The Posen Library of Jewish Culture and Civilization will be made available to the public through an online, searchable database beginning in spring 2013. All material for which Yale has electronic permission will be available, including many original versions of translated materials. In addition to being easily browse-able by general readers, the online archive will be equipped with innovative tools to enable individual and collaborative study and research. Among the features being developed are discovery tools, curated selections, theme-based browse functions, personalization capability, and community forums. The public is invited to preregister at www.posenlibrary.com.
Titles in The Posen Library
From Biblical Times to the Present
Volume 1: The Second Millennium B.C.E.–333 B.C.E., edited by Jeffrey H. Tigay
Volume 2: 333 B.C.E.–800 C.E., edited by Carol Bakhos
Volume 3: 800–1096, edited by Menahem Ben-Sasson
Volume 4: 1096–1500, edited by Ora Limor and Israel Yuval
Volume 5: 1500–1750, edited by Yosef Kaplan
Volume 6: 1750–1880, edited by Elisheva Carlebach
Volume 7: 1880–1918, edited by Israel Bartal and Kenneth Moss
Volume 8: 1918–1939, edited by Todd M. Endelman and Zvi Gitelman
Volume 9: 1939–1973, edited by Samuel D. Kassow and David G. Roskies
Volume 10: 1973–2005, edited by Deborah Dash Moore and Nurith Gertz
ABOUT THE EDITORS:
Deborah Dash Moore is Frederick G. L. Huetwell Professor of History and director of the Jean and Samuel Frankel Center for Judaic Studies, University of Michigan. She is co-editor of Volume 10: 1973-2005 of The Posen Library of Jewish Culture and Civilization.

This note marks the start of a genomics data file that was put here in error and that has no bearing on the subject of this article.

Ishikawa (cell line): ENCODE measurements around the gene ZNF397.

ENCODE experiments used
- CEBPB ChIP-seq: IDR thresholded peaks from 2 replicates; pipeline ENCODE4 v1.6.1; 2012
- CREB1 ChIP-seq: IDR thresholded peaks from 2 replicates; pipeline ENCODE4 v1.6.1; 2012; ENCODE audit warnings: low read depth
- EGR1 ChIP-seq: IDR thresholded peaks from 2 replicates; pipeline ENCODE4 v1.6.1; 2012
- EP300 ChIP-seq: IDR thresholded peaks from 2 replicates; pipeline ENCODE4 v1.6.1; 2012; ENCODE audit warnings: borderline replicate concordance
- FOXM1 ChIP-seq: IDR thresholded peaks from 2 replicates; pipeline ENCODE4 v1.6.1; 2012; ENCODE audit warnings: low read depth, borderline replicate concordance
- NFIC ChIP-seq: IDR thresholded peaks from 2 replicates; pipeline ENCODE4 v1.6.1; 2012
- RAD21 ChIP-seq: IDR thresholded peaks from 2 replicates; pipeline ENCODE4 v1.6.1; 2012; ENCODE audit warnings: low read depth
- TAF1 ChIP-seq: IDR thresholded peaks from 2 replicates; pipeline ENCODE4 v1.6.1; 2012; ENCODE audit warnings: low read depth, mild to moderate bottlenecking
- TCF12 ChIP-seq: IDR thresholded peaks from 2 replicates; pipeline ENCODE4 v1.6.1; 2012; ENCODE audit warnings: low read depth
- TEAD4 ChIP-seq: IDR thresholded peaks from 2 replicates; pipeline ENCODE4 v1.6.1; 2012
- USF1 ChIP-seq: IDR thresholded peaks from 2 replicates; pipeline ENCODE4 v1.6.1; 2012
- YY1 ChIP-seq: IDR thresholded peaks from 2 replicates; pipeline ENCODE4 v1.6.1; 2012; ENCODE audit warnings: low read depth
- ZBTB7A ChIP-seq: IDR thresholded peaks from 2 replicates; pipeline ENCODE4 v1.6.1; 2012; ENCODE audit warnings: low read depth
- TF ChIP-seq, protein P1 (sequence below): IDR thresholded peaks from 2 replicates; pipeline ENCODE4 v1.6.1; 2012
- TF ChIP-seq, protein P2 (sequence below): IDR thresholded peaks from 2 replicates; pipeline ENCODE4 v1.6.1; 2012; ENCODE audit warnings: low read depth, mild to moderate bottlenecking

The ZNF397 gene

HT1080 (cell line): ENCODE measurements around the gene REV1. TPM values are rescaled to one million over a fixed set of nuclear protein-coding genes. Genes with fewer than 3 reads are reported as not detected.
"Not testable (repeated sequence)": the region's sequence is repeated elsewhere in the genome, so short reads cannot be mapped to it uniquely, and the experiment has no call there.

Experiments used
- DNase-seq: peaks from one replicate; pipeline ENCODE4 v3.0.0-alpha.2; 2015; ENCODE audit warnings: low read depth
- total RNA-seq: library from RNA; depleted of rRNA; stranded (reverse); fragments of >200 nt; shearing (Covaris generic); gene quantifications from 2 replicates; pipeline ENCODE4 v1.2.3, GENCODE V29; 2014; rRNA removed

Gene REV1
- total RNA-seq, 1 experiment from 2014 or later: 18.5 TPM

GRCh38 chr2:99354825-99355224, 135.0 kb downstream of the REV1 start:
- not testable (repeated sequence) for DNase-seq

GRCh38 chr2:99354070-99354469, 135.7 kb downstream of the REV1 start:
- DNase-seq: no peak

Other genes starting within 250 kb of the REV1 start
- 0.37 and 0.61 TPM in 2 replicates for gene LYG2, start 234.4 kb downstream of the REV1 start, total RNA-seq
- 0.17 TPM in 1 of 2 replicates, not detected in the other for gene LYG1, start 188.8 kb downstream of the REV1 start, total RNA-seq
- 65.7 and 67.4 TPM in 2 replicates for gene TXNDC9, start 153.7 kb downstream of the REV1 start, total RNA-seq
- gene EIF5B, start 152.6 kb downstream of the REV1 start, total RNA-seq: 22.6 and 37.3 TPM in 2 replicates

Nurith Gertz is professor emerita of Hebrew Literature and Film, the Open University of Israel, and head of the Department of Culture Creation and Production, Sapir College. She is co-editor of Volume 10: 1973-2005 of The Posen Library of Jewish Culture and Civilization.
James E. Young, Editor in Chief of The Posen Library of Jewish Culture and Civilization, is Distinguished University Professor of English and Judaic studies at the University of Massachusetts Amherst. He is the author of four books dealing with Holocaust memorials, narratives, and images in contemporary art and architecture, including The Texture of Memory, which won a National Jewish Book Award. He was a member of the design juries that chose the National 9/11 Memorial in New York City and Germany’s national Memorial to the Murdered Jews of Europe in Berlin.
Book Launch Event at 92nd St Y
What Is Jewish Culture?
Amos Oz, Fania Oz-Salzberger, James E. Young,
Daniel Libeskind, Deborah Dash Moore
Date: Wednesday, November 28, 2012, 8 pm
Venue: Kaufmann Concert Hall
Location: Lexington Avenue at 92nd St, New York, NY